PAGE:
How can China maximize digital benefits in new era?

By Li Qiaoyi Source:Global Times Published: 2017/6/19 19:18:39

Jimmy Greer Photo: Courtesy of ACCA



 

Illustration: Peter C. Espina/GT





Editor's Note:

Innovative business models matter considerably for an increasingly platform-based global economy, which seems to be particularly the case in China where indigenous digital platforms have risen to global prominence. Meanwhile, concerns have arisen about the compatibility of the digital platform boom and China's efforts to beef up the real economy, and also about the country's true competitiveness and capacity for innovation. In a recent interview with the Global Times, Jimmy Greer (Greer), senior business insights manager at the Association of Chartered Certified Accountants (ACCA), addressed these concerns.

GT: How do you understand the relationship between the digital platform economy and the real economy, in China's case in particular?

Greer: The boundaries between the real economy and the digital one are coming down and in most cases disappearing. Where boundaries still exist, they will continue to be eroded.

Why do digital platforms continue to take an oversize role in our economies? The positive externalities related to their efficiencies and network effects cannot be matched. But the two are intrinsically linked - nowhere more so than China. Let's remember, these are early days. The challenge for the next step lies around deeper integration of digital and "real," continuing evolution and better accounting for what happens in the digital economy and how that is part of the real world.

GT: Is China's booming digital platform economy actually hurting its real economy?

Greer: Many economies are, in the near-term, experiencing negative displacement effects because of digital platforms. But let's avoid mischaracterization: While there is a big shift from offline to online, we shouldn't remove digital from our understanding of the real economy. In many ways, digital platforms are allowing more people to enter marketplaces than was previously possible - enabling more business to happen. Of course, there are issues that digital platforms can exacerbate, such as lower employment and fraud, that need to be better understood and worked out. Better iterations of the digital platform economy are coming and are reimagining de-materialized, new types of digital value.

GT: Which of the three countries - China, the US, and India - is set to take the lead in the platform-based economy? Why?

Greer: China is already far ahead of the others in the way that platforms work and how they are integrated into all areas of people's lives and work. But when thinking about other countries, it is important to understand contexts and look at specific areas where certain parts of the world are using platforms in specific ways that could provide learning for others.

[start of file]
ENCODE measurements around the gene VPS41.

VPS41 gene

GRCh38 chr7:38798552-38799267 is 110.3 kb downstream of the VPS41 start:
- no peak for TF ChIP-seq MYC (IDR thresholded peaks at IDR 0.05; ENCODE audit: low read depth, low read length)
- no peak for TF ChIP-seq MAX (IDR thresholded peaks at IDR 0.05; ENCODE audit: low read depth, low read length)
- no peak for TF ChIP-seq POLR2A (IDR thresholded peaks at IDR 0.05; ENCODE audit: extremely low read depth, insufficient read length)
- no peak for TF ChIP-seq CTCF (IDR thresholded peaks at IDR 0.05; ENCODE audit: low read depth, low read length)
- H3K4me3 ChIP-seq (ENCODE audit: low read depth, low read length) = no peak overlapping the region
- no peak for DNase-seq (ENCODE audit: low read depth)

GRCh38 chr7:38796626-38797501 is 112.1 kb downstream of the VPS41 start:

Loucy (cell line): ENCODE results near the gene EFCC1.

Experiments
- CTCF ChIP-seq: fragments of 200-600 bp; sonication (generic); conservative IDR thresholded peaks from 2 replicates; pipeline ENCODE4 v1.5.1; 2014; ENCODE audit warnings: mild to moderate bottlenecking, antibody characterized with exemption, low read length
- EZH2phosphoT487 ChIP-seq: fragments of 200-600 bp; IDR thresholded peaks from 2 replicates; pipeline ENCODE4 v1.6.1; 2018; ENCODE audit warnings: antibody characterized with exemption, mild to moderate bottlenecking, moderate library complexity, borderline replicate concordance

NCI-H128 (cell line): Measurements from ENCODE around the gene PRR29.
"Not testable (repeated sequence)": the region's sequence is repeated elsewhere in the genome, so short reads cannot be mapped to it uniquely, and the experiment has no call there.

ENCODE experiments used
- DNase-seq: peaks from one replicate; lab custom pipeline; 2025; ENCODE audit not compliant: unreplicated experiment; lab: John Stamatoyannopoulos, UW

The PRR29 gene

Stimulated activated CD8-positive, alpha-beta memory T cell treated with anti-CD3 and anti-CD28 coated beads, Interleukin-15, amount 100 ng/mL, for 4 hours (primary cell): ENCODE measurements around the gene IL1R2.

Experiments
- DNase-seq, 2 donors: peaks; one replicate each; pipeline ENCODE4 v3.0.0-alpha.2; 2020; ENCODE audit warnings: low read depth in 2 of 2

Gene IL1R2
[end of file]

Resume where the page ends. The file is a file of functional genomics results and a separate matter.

GT: Are there any business models pertaining to China?

Greer: While we know a lot about digital platforms, one area that has the potential for a great impact is mass customization 2.0. As hardware costs fall, in the same way that software costs once did - access to high quality equipment is growing. This means that "in stock" is being replaced by "on demand." The ability to download bespoke designs of products and "print" them on demand is on the way to becoming a mass market activity.

This may radically alter the way cities are organized. It also touches on another area where people want to build and make more things themselves and not just buy everything. This cultural side is very powerful and often the secret ingredient for widespread adoption of a good commercial proposition.

GT: How can China become a global leader in innovation in terms of identifying and adopting new business models?

Greer: Just take a look at bike sharing. This new breed of companies are building on the pioneering work of the original Chinese platforms and are now looking to expand their service internationally, fast. The world continues to become smaller; distant markets are closer together. They will be providing an innovative service that is unavailable elsewhere and taking their brands to new markets. This is just the beginning.

GT: The Belt and Road initiative aims to spur e-commerce and digital economic growth. Will it help in creating a more balanced global economy that is driven by new business models? How much of a role will China play in fostering innovation-driven growth along the route?

Greer: The digital aspect of the Belt and Road initiative must not be underestimated. We are already seeing many of the services provided by Chinese Internet companies make their way into other countries. The Belt and Road can facilitate this further. The challenge for platform owners as for all business owners is to create an enabling environment that provides real, tangible, enduring benefits for users of services. Despite global ambitions, this requires strong local knowledge and cultural specificities that define how people do things in different regions of different countries.



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